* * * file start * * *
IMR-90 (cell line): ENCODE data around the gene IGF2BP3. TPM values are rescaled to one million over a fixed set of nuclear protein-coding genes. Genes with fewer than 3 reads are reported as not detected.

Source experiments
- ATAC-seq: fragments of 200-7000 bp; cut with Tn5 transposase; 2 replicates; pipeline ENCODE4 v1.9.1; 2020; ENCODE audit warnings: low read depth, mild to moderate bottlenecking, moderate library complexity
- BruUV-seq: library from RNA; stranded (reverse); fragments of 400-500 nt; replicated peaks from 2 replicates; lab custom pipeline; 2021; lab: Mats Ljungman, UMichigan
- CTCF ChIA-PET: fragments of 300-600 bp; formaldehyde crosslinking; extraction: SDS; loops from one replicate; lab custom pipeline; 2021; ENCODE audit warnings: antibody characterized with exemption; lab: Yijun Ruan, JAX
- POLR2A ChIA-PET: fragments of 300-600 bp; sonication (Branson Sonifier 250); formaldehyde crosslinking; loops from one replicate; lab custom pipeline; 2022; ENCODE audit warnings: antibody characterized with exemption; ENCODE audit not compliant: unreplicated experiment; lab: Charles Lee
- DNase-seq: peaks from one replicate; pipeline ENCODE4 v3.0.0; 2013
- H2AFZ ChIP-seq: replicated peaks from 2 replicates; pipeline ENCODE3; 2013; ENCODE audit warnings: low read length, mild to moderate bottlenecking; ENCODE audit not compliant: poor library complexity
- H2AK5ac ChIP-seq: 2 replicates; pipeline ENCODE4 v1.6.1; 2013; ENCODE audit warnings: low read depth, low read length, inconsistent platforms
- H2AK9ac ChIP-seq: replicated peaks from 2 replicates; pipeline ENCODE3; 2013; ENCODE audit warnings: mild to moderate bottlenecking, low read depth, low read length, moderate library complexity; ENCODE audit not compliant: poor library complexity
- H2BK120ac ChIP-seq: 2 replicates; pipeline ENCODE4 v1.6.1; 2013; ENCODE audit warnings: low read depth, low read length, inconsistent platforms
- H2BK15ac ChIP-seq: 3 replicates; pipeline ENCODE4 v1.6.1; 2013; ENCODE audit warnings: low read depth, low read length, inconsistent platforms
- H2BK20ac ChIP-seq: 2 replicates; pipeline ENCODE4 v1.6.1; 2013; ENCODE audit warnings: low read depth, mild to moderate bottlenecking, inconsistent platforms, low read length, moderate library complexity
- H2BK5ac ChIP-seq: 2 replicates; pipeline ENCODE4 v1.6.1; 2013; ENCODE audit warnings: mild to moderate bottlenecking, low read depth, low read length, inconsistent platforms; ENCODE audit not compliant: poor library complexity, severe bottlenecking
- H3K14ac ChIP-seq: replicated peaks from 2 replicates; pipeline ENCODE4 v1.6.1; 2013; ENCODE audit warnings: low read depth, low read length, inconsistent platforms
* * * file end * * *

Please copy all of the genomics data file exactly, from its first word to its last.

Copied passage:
IMR-90 (cell line): ENCODE data around the gene IGF2BP3. TPM values are rescaled to one million over a fixed set of nuclear protein-coding genes. Genes with fewer than 3 reads are reported as not detected.

Source experiments
- ATAC-seq: fragments of 200-7000 bp; cut with Tn5 transposase; 2 replicates; pipeline ENCODE4 v1.9.1; 2020; ENCODE audit warnings: low read depth, mild to moderate bottlenecking, moderate library complexity
- BruUV-seq: library from RNA; stranded (reverse); fragments of 400-500 nt; replicated peaks from 2 replicates; lab custom pipeline; 2021; lab: Mats Ljungman, UMichigan
- CTCF ChIA-PET: fragments of 300-600 bp; formaldehyde crosslinking; extraction: SDS; loops from one replicate; lab custom pipeline; 2021; ENCODE audit warnings: antibody characterized with exemption; lab: Yijun Ruan, JAX
- POLR2A ChIA-PET: fragments of 300-600 bp; sonication (Branson Sonifier 250); formaldehyde crosslinking; loops from one replicate; lab custom pipeline; 2022; ENCODE audit warnings: antibody characterized with exemption; ENCODE audit not compliant: unreplicated experiment; lab: Charles Lee
- DNase-seq: peaks from one replicate; pipeline ENCODE4 v3.0.0; 2013
- H2AFZ ChIP-seq: replicated peaks from 2 replicates; pipeline ENCODE3; 2013; ENCODE audit warnings: low read length, mild to moderate bottlenecking; ENCODE audit not compliant: poor library complexity
- H2AK5ac ChIP-seq: 2 replicates; pipeline ENCODE4 v1.6.1; 2013; ENCODE audit warnings: low read depth, low read length, inconsistent platforms
- H2AK9ac ChIP-seq: replicated peaks from 2 replicates; pipeline ENCODE3; 2013; ENCODE audit warnings: mild to moderate bottlenecking, low read depth, low read length, moderate library complexity; ENCODE audit not compliant: poor library complexity
- H2BK120ac ChIP-seq: 2 replicates; pipeline ENCODE4 v1.6.1; 2013; ENCODE audit warnings: low read depth, low read length, inconsistent platforms
- H2BK15ac ChIP-seq: 3 replicates; pipeline ENCODE4 v1.6.1; 2013; ENCODE audit warnings: low read depth, low read length, inconsistent platforms
- H2BK20ac ChIP-seq: 2 replicates; pipeline ENCODE4 v1.6.1; 2013; ENCODE audit warnings: low read depth, mild to moderate bottlenecking, inconsistent platforms, low read length, moderate library complexity
- H2BK5ac ChIP-seq: 2 replicates; pipeline ENCODE4 v1.6.1; 2013; ENCODE audit warnings: mild to moderate bottlenecking, low read depth, low read length, inconsistent platforms; ENCODE audit not compliant: poor library complexity, severe bottlenecking
- H3K14ac ChIP-seq: replicated peaks from 2 replicates; pipeline ENCODE4 v1.6.1; 2013; ENCODE audit warnings: low read depth, low read length, inconsistent platforms